BC Liberal leadership candidates square off in their final debate, Jan. 23, 2018. (Facebook)

B.C. Liberal leadership candidates get one last prime-time pitch

Leadership campaign to be decided in Feb. 3 vote

The six candidates vying for the leadership of the B.C. Liberal Party made their final public push for party member support Tuesday evening in a prime-time TV debate.

Abbotsford West MLA Mike de Jong, Vancouver-Langara MLA Michael Lee, Kamloops-South Thompson MLA Todd Stone, Vancouver-False Creek MLA Sam Sullivan, former Surrey mayor and MP Dianne Watts and Vancouver-Quilchena MLA Andrew Wilkinson are vying for the support of 60,000 party members. Half of those members have been signed up since former premier Christy Clark resigned in the wake of the B.C. Liberal government’s defeat last summer.

RELATED: B.C. Liberal hopefuls lay out their platforms

As in previous leadership debates, Watts was under fire from the start. De Jong zeroed in on her campaign platform, which pledged that the province would stop taking revenue from Crown corporations.

Watts acknowledged that the B.C. Liberal government had already stopped taking revenue from ICBC, but de Jong pointed out that the province takes $2.2 billion a year from B.C. Lottery Corp. and the Liquor Distribution Branch. The NDP would deal harshly with a leader who makes “a $2.2 billion mistake” in a platform, he said.

Wilkinson asked Watts to describe five steps that need to be taken by a new leader in the first days of a spring session, which begins with an NDP throne speech and budget in February. He then provided the list after Watts replied with generalities.

Wilkinson also attacked Lee, a rookie MLA who has been touted as signing up many new members. Wilkinson asked where Lee was when he and other veterans were fighting the last six election campaigns.

Stone continued to pitch himself as the youngest candidate, member of a new generation of entrepreneurs with a history of involvement with the party that began in his teens.

Sullivan continued his provocative policy suggestions, offering privatization of health care to go with the re-introduction of the Harmonized Sales Tax.

Stone challenged Lee, a Vancouver lawyer, to offer policy that helps the B.C. Interior and the north. Lee said he has worked with resource companies, and chided de Jong for not using a smartphone or email.

There were several chippy segments in the final debate before members vote for a new leader Feb. 1-3. Stone and Wilkinson clashed over their experience in the B.C. Interior, where Stone grew up and Wilkinson spent his early years and later worked as a physician.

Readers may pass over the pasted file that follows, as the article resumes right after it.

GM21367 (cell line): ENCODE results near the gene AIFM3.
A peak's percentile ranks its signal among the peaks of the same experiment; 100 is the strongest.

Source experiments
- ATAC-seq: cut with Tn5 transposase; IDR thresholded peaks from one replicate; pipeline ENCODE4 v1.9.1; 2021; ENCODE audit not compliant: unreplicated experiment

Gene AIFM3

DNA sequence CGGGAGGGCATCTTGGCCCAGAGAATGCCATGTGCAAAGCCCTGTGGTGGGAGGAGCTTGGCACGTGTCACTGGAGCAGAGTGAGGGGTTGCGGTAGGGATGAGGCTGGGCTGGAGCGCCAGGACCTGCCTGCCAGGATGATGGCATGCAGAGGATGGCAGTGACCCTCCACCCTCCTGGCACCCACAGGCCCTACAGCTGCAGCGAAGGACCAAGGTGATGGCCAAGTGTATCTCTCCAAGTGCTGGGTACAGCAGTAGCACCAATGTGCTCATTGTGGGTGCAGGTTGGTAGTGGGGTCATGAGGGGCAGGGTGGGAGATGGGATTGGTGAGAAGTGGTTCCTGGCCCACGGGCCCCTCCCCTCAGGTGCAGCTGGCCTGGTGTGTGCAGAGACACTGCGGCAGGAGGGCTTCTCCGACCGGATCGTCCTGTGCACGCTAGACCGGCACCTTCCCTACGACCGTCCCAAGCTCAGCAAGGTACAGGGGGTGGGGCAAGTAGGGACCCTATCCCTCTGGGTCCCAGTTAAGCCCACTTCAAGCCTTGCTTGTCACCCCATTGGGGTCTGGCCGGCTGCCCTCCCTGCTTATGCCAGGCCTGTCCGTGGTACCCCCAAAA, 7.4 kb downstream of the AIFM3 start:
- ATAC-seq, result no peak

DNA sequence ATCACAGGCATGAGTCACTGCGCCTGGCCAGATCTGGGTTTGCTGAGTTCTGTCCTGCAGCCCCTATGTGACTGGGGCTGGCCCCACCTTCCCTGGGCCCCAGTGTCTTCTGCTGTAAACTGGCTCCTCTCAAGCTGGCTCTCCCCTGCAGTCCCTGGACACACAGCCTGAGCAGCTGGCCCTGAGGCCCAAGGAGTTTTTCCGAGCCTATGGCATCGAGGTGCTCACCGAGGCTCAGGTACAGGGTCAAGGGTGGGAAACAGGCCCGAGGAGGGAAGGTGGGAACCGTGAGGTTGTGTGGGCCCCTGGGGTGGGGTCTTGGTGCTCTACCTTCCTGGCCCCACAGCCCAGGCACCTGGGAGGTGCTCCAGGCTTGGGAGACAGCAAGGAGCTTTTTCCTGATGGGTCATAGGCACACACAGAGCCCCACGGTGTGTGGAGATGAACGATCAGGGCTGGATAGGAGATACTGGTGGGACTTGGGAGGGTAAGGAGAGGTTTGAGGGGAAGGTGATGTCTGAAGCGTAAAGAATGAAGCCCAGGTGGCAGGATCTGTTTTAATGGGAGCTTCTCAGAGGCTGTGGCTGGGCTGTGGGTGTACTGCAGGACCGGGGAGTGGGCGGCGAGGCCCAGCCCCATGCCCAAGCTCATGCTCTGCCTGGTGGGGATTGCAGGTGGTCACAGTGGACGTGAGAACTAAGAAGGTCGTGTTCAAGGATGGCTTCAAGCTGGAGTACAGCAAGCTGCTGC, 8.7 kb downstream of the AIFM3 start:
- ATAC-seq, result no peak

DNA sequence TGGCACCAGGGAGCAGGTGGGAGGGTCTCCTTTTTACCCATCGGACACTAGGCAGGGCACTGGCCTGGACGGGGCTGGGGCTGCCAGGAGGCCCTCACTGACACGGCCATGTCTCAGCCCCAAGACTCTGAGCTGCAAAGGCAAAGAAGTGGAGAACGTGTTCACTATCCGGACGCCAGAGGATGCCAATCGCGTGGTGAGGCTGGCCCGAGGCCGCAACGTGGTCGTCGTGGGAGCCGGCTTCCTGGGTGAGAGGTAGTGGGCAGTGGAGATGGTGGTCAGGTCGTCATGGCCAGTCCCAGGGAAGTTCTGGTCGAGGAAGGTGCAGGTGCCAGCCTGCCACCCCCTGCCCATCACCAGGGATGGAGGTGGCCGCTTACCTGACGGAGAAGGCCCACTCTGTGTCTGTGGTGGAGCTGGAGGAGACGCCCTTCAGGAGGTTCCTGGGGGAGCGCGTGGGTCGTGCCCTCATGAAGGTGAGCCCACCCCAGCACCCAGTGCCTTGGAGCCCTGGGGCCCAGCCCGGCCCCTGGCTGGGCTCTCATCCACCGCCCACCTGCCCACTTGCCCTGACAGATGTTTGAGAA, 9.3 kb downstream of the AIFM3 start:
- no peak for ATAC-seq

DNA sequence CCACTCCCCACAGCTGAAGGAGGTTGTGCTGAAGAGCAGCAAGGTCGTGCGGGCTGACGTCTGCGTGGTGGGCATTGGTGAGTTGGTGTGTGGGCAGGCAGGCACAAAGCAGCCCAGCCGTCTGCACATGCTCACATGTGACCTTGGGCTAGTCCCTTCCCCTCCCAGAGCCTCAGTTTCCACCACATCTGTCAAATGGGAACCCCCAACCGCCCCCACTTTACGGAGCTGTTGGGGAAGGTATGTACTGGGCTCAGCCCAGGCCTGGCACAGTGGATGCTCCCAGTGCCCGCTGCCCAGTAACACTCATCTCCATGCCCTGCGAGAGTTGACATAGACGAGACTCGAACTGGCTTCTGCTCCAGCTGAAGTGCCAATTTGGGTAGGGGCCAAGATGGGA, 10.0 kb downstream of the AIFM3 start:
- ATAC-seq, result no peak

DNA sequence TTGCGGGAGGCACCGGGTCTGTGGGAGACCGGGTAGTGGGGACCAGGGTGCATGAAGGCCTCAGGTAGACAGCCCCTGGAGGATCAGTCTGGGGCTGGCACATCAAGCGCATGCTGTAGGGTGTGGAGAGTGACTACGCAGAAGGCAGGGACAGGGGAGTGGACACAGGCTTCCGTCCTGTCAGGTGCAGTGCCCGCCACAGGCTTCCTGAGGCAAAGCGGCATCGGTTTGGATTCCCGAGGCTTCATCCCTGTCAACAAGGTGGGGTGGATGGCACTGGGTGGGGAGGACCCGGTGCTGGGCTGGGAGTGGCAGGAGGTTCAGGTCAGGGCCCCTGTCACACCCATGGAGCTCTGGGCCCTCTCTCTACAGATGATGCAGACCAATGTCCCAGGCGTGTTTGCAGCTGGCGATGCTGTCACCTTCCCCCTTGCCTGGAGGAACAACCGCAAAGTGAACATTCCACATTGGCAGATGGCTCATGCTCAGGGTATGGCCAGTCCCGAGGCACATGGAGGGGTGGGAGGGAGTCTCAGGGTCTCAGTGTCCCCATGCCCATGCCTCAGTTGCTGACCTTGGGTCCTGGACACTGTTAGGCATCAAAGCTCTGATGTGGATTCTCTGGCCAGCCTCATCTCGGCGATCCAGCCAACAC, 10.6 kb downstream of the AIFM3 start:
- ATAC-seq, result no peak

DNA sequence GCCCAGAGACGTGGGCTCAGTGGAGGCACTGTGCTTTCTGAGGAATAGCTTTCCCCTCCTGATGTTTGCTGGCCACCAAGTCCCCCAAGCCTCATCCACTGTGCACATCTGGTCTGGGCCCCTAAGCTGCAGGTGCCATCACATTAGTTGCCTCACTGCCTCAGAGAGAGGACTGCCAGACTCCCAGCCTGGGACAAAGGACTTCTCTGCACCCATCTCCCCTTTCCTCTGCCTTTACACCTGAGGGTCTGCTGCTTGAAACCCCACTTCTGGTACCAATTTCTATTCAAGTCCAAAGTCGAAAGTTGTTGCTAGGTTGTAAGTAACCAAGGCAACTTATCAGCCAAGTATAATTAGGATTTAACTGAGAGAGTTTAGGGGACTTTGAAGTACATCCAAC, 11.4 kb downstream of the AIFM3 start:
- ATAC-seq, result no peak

The candidates were united in condemning the NDP’s preparations for a referendum on proportional representation. Wilkinson proposed that the B.C. Liberals should take their first $1 million in public subsidy under the NDP government’s financing system and dedicate it to defeating the referendum next fall.

Just Posted

City of Kimberley hopes to apply for new community outdoor revitalization program

The CBT has launched a new $6 million program aimed at enhancing public spaces.

B.C. Interior free from measles

Vancouver measles outbreak hasn’t spread to the B.C. Interior

Man injured in police shooting near Nelson has died

The death follows an incident in Bonnington on Feb. 13

Dynamiters hand out year end awards

The Kimberley Dynamiters handed out the year end hardware last Sunday evening… Continue reading

Workshop will assist farmers and ranchers with wildfire preparedness

As the past few summers have proven, wildfires are a huge concern… Continue reading

70% of Canadians agree with mandatory vaccines for children: poll

The debate for pro and anti vaccinations has heated up after a measles outbreak in Vancouver

VIDEO: Woman, off-duty cop in serious condition after stabbing outside B.C. elementary school

The officer was interceding in an alleged assault when he and the woman were stabbed

‘A little baloney’ in PM’s claim about solicitor-client privilege on SNC-Lavalin

The Conservatives and NDP want Trudeau to waive that privilege so Wilson-Raybould can offer her side of the story

Proposed edible pot rules are wasteful, would leave products tasteless: critics

When Canada legalized weed last fall, it only allowed fresh or dried bud, oil, plants and seeds

Samsung folding phone is different – but also almost $2,000

But most analysts see a limited market for foldable-screen phones

Alcohol policies fizzle for Canadian governments as harms overflow: reports

About 80 per cent of Canadians drink, and most enjoy a drink or two

Ontario man accused of killing 11-year-old daughter dies in hospital, police say

Roopesh Rajkumar had been hospitalized with what police described as a self-inflicted gunshot wound

Most Read